In ancient Greece, oaths sworn in the name of Gaia were considered the most binding of all since no-one could escape the Earth Herself.
Images of Gaia
In classical art Gaia was represented in one of two ways. She is usually represented as a voluptuous woman rising from the earth. In an Athenian vase painting she was shown as a matronly woman only half risen from the earth thus portrayed as inseperable from her native element. Often she is depicted in the act of handing the baby Erichthonius (a future king of Athens) to Athena to foster.
In later mosaic art as shown in the central image, Gaia appears as a full-figured, reclining woman, often clothed in green, and sometimes accompanied by grain spirits--the Karpoi.
As a result of her association with fertility and agriculture, one of the most recognizable symbols in goddess worship is in the form of Venus of Willendorf. This statuette was found near Austria and dates between 22,000 to 30,000 BCE. With her large round belly and breasts, she embodies the rich bounty of the earth at her most fruitful. She is also connected to Gaia in peoples’ minds.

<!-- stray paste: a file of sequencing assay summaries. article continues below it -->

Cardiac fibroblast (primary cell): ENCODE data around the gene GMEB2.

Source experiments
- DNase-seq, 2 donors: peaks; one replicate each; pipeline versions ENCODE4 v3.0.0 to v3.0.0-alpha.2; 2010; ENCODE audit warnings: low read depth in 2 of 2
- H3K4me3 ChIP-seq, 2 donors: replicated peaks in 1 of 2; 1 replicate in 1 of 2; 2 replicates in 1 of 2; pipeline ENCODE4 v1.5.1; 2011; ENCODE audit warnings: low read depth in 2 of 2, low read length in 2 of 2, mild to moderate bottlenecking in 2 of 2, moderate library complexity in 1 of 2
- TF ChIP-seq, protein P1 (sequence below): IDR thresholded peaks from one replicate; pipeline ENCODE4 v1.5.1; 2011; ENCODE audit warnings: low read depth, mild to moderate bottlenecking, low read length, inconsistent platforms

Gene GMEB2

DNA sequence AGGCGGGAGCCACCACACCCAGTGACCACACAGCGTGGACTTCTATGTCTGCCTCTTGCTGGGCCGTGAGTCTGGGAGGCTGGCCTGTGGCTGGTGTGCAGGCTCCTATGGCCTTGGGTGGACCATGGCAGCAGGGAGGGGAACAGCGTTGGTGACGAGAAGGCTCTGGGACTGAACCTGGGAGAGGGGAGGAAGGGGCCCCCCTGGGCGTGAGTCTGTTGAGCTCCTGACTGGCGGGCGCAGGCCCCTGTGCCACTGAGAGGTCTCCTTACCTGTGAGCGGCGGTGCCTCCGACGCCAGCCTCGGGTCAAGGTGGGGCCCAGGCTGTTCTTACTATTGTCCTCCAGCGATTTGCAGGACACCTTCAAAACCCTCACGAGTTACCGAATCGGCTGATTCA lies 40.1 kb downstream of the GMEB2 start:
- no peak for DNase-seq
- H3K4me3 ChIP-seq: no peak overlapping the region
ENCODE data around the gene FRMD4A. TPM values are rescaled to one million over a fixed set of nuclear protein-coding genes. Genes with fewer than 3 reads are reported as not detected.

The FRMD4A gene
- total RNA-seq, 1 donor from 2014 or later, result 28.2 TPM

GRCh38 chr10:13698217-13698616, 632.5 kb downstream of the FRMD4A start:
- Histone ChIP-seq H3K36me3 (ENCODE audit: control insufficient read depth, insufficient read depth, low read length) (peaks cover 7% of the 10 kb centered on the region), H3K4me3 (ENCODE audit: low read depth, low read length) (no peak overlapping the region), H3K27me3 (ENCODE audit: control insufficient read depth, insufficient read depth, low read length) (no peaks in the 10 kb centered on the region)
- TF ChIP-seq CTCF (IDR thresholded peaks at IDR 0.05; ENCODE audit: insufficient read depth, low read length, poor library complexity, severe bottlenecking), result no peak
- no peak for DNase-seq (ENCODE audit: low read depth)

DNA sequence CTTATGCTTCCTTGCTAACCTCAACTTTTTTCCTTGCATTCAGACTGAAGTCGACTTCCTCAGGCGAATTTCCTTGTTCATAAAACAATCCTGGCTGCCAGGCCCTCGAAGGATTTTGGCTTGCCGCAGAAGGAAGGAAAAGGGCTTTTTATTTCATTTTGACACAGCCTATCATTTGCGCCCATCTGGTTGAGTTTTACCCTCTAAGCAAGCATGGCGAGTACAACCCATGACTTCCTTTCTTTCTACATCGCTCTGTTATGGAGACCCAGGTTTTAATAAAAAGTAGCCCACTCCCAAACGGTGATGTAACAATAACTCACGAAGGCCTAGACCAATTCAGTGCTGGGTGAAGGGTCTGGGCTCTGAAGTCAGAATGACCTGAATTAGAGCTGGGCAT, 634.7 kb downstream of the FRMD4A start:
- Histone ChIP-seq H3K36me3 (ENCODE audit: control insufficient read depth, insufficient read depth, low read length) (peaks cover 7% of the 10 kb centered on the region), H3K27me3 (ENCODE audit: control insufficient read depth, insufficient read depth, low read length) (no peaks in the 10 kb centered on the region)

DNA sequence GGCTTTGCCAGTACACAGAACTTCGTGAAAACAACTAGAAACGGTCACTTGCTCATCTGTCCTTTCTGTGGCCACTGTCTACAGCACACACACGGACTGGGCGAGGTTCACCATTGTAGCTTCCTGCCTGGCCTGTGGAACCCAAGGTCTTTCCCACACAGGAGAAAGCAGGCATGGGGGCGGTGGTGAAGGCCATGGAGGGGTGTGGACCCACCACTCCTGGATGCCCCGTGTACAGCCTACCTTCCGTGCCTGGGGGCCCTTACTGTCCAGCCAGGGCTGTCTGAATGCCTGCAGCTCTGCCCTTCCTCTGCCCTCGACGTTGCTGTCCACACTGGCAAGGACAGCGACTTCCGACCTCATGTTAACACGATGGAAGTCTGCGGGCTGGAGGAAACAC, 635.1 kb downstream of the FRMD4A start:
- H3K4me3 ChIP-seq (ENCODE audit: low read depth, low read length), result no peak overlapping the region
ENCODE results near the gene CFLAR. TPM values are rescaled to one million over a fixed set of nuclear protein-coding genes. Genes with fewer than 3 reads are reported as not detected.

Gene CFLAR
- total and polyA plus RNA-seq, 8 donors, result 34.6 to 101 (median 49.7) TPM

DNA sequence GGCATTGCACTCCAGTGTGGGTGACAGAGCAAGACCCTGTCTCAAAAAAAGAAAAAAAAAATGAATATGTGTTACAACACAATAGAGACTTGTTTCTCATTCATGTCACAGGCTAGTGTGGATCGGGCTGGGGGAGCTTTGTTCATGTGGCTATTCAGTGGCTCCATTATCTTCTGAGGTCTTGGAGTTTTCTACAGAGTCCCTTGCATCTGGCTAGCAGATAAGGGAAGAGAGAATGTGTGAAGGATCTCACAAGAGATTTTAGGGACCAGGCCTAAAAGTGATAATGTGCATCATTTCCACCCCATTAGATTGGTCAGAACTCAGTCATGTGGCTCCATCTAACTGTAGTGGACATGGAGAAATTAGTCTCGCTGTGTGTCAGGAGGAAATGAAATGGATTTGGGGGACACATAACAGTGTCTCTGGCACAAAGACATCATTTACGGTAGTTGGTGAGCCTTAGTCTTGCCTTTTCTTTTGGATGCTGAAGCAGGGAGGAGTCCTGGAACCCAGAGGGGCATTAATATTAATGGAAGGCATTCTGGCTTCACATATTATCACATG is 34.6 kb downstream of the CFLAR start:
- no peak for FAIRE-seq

Other figures with such features have been found around the world. Archeologists don't concur as to whether they represent particular goddesses or are in homage to pregnant women. In modern Goddess worship, they have come to represent the all-sustaining mother earth Goddess.
The image of Mother Earth as seen from outer space changed the way in which we view our planet. It showed the interconnection of life and the interrelationship of all parts. There are no boarders or nations from that distance, no conflict between nations, no oppression of one group by another.
Gaia is the One from which all others come and reminds us to recognize the Sacred Feminine in all of creation; to bring balance back to life and the planet that sustains it.
Farrar, Janet and Stewart Farrar. The Witches' Goddess. Phoenix Publishing Inc., 1987.
James Lovelock The Ages of Gaia: A Biography of Our Living Earth , Commonwealth Fund Book Program